A’shanti Gholar




Las Vegas, Nevada


Left-Wing Activist

Contact InfluenceWatch with suggested edits or tips for additional profiles.

A’Shanti Gholar is a liberal activist who has been active in Democratic Party politics and related left-of-center causes all of her adult life. She currently serves as the political director of Emerge America, an organization that trains Democratic and left-wing women to run for office.

Early Life

Gholar was born in Las Vegas, Nevada.1 She graduated from Durango High School in 1999.2 Then she attended the University of Nevada, Las Vegas where she graduated with a Bachelor’s Degree in Political Science. While at UNLV, she served as vice president of the College Democrats.3


Democratic Party Work

Gholar got her start as an activist in college when she joined the College Democrats at UNLV. She participated in a national round table of young political activists on the 2004 presidential election that was aired on WBUR radio, which is Boston’s NPR affiliate. At the same time, she was elected president of the Young Democrats of Nevada.4

In 2005, she testified in favor of a Nevada Senate Committee on Government Affairs resolution that opposed “privatization” of Social Security.5  Gholar later ran for Nevada Democratic Party Secretary and won. In 2007, she ran for reelection with the opposition of then-Nevada Senate Minority Leader Dina Titus (D-Las Vegas). She defeated Titus’s preferred candidate 70% to 30%.6 While serving as party secretary, she worked in the office of then-U.S. Representative Shelley Berkley (D-Nevada).7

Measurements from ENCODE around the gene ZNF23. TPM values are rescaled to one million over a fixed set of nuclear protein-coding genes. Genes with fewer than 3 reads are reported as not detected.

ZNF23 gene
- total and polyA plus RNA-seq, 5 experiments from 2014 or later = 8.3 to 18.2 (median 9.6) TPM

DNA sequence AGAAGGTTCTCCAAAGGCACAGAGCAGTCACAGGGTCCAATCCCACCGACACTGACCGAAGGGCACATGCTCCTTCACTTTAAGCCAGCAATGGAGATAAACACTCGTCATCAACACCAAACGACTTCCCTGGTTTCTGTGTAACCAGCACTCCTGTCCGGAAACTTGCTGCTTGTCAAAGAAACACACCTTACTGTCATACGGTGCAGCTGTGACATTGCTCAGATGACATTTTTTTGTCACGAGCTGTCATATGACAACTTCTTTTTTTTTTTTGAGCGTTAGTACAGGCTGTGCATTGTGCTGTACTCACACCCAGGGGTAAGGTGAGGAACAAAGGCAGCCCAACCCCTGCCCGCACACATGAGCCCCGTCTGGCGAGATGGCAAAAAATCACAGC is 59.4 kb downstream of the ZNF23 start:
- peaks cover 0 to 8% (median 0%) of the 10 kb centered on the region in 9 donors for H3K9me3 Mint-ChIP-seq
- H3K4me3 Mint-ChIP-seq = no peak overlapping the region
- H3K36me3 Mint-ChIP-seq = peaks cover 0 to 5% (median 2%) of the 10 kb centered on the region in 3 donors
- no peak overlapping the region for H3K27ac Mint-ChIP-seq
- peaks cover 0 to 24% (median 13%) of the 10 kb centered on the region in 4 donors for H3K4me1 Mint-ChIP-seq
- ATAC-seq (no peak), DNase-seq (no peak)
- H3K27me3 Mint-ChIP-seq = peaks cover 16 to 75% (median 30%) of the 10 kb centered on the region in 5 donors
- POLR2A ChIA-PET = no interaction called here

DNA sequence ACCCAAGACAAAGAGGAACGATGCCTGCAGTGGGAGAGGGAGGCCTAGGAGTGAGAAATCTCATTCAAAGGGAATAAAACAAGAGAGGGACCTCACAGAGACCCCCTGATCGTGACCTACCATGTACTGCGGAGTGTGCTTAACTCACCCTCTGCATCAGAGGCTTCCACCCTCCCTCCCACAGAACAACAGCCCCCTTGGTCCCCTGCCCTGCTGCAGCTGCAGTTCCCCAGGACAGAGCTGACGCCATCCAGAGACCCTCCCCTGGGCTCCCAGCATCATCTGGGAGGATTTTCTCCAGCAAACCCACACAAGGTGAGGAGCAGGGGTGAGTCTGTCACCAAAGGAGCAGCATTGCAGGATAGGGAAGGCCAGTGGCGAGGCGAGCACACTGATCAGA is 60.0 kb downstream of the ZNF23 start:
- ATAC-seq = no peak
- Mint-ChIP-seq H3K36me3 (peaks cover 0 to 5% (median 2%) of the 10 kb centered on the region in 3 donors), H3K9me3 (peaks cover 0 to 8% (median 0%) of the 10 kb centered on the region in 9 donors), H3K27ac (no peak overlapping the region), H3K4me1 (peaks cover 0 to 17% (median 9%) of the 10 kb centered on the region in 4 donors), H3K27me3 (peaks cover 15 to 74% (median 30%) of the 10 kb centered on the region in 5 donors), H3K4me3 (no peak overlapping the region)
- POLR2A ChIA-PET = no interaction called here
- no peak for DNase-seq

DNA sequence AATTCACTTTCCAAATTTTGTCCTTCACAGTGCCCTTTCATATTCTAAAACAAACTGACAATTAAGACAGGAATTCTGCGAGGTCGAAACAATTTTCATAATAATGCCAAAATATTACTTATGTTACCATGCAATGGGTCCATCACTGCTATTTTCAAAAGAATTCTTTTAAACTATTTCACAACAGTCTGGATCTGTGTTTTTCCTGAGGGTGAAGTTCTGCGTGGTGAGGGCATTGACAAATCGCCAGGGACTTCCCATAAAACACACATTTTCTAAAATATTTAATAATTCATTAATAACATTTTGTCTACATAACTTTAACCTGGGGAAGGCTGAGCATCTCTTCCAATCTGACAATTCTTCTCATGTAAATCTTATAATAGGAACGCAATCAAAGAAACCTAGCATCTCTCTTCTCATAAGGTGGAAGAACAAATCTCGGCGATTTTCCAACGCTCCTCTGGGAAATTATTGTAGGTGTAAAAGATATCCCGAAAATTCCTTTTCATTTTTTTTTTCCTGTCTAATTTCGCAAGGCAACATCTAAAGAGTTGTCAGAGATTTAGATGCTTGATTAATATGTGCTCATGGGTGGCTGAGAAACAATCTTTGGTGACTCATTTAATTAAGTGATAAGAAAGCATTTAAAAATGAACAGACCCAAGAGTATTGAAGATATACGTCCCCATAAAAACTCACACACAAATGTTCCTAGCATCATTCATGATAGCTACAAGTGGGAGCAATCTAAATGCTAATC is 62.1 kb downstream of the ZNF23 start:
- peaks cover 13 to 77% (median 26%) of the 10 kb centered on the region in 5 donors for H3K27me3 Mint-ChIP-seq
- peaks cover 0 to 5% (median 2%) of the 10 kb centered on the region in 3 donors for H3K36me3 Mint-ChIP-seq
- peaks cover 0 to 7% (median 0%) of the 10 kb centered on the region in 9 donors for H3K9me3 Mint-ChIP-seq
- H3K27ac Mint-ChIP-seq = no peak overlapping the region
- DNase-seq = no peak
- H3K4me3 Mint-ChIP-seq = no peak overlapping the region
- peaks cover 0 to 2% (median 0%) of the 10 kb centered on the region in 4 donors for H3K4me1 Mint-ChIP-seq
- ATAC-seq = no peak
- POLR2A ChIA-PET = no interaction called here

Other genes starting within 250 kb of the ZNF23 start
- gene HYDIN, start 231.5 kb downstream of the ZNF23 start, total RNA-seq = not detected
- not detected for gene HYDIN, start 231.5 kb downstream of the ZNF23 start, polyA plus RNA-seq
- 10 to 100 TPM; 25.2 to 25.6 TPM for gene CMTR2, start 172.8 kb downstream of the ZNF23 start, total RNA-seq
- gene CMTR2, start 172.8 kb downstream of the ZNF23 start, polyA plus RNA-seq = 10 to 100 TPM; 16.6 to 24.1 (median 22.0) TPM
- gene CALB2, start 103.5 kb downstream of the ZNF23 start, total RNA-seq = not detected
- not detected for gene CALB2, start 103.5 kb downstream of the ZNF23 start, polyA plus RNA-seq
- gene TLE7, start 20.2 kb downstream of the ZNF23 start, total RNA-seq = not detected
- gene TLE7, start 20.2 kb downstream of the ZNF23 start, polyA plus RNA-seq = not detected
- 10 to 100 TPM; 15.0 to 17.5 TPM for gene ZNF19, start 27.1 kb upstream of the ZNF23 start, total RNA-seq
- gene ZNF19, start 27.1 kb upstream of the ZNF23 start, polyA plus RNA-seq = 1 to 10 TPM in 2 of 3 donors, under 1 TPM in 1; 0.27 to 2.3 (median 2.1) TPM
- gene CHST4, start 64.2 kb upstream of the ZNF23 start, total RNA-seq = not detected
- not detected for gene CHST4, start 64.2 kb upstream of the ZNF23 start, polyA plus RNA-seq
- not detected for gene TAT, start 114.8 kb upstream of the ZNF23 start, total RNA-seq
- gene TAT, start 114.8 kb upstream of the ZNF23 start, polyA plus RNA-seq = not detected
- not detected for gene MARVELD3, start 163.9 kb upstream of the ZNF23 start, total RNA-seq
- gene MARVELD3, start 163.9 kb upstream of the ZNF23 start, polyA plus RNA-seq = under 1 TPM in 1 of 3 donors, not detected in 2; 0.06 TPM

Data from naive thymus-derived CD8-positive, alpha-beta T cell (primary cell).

In 2008, she was appointed director of the DNC Youth Council. In 2008, she credited the increased presence of delegates under the 35 and younger to the “50 state strategy” and the fact Democrats hired younger staffers and they talked to their peers.8 In 2009, the DNC Youth Council came out for the DREAM Act, which would grant legal status to some classes of illegal immigrants. 9

Obama Administration

In 2011, Gholar was appointed by President Barack Obama to serve as Special Assistant to the Secretary in the Office of Public Engagement of the U.S. Department of Labor, where she worked to promote the programs offered by the agency. She served in the agency until 2013. In 2012, she took a brief leave of absence to serve as the first ever Director of Public Engagement for the Democratic National Convention Committee. Before serving in the Department of Labor, Gholar was the Manager of National Partnerships for United Way Worldwide.


After leaving the Department of Labor, Gholar rejoined the Democratic National Committee, first serving as National Deputy Director of Community Engagement. Later, she served as Director of African-American Engagement. In the latter role, she worked with outside groups such as the NAACP, the National Urban League, and the National Action Network. She also worked with the Congressional Black Caucus (CBC). She also helped promote and pass a resolution of support by the DNC for Black Lives Matter, which was rejected by the party.10